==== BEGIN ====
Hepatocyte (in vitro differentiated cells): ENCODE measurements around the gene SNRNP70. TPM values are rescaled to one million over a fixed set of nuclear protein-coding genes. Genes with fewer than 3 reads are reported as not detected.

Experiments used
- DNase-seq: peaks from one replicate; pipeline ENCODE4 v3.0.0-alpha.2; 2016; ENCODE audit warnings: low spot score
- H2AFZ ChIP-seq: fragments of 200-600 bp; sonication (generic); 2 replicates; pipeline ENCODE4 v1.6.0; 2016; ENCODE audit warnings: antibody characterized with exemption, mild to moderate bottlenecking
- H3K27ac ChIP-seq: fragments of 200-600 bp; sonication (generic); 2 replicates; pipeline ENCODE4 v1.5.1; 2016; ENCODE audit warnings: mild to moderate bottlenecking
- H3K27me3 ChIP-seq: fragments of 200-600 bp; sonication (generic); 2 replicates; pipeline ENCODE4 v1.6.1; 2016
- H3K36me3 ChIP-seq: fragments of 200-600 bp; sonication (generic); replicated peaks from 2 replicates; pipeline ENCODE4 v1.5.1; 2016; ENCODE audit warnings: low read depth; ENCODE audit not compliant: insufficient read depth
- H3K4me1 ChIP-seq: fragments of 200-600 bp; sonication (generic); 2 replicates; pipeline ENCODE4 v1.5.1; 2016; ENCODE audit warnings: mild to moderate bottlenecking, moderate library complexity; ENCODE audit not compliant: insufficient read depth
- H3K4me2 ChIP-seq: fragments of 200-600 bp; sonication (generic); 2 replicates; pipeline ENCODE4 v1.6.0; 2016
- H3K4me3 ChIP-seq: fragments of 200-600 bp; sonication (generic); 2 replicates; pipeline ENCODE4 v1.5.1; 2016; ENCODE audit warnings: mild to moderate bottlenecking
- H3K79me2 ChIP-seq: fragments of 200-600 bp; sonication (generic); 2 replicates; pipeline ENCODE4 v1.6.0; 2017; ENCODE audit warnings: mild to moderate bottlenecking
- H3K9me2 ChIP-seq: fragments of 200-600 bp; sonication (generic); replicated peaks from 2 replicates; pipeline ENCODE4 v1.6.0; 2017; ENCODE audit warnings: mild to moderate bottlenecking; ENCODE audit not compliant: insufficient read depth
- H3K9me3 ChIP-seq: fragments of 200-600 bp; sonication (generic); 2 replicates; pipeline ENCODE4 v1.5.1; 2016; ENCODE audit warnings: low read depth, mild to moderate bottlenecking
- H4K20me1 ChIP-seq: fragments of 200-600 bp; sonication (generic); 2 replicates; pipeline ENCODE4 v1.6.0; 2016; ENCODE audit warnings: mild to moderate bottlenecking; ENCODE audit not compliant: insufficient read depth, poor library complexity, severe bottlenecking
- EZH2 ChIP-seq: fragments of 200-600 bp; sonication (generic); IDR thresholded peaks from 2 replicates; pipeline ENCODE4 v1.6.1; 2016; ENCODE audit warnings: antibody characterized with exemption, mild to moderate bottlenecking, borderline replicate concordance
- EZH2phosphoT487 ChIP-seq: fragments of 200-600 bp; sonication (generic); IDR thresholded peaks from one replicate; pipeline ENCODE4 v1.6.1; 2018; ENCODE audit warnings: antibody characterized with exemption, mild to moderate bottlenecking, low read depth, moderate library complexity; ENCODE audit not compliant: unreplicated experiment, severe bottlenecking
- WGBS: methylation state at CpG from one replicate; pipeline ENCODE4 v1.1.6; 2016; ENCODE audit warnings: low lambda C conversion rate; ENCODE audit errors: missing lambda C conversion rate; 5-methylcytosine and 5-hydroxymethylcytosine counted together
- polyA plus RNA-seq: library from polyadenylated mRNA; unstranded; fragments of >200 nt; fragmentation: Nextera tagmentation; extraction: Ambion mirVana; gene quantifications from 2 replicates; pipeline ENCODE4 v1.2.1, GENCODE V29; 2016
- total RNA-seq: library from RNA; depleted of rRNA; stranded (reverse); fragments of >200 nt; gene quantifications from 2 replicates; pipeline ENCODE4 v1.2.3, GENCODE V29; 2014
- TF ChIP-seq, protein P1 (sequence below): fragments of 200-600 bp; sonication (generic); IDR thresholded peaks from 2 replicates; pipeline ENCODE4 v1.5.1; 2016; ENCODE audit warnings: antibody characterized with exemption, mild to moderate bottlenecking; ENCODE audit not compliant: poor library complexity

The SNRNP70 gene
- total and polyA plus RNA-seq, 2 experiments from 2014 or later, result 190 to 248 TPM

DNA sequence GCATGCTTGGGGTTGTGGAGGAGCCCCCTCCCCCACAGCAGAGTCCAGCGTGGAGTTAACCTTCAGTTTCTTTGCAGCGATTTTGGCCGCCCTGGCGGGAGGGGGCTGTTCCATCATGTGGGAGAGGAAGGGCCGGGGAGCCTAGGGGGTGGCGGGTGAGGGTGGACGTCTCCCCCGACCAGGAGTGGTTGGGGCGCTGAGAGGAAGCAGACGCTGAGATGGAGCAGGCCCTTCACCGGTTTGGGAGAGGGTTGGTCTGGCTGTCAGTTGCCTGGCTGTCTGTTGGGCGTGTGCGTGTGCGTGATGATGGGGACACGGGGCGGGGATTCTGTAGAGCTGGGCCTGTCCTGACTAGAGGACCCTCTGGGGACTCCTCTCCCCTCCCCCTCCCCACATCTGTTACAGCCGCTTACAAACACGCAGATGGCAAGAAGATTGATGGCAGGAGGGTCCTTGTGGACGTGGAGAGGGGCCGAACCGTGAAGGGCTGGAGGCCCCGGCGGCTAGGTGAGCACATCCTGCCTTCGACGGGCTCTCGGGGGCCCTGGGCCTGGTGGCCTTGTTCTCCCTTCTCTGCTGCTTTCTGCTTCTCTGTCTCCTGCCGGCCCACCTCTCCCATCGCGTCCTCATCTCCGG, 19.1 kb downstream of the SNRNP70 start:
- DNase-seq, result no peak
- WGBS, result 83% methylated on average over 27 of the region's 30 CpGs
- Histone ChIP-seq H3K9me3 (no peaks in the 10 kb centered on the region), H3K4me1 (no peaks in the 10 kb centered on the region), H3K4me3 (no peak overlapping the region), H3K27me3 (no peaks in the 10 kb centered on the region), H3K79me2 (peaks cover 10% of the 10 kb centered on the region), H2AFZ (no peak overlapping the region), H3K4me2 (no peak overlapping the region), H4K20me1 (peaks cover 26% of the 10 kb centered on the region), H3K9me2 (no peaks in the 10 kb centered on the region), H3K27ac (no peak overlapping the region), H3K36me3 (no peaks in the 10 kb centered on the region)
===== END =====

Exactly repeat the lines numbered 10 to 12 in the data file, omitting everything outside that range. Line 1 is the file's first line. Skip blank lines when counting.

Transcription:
- H3K4me3 ChIP-seq: fragments of 200-600 bp; sonication (generic); 2 replicates; pipeline ENCODE4 v1.5.1; 2016; ENCODE audit warnings: mild to moderate bottlenecking
- H3K79me2 ChIP-seq: fragments of 200-600 bp; sonication (generic); 2 replicates; pipeline ENCODE4 v1.6.0; 2017; ENCODE audit warnings: mild to moderate bottlenecking
- H3K9me2 ChIP-seq: fragments of 200-600 bp; sonication (generic); replicated peaks from 2 replicates; pipeline ENCODE4 v1.6.0; 2017; ENCODE audit warnings: mild to moderate bottlenecking; ENCODE audit not compliant: insufficient read depth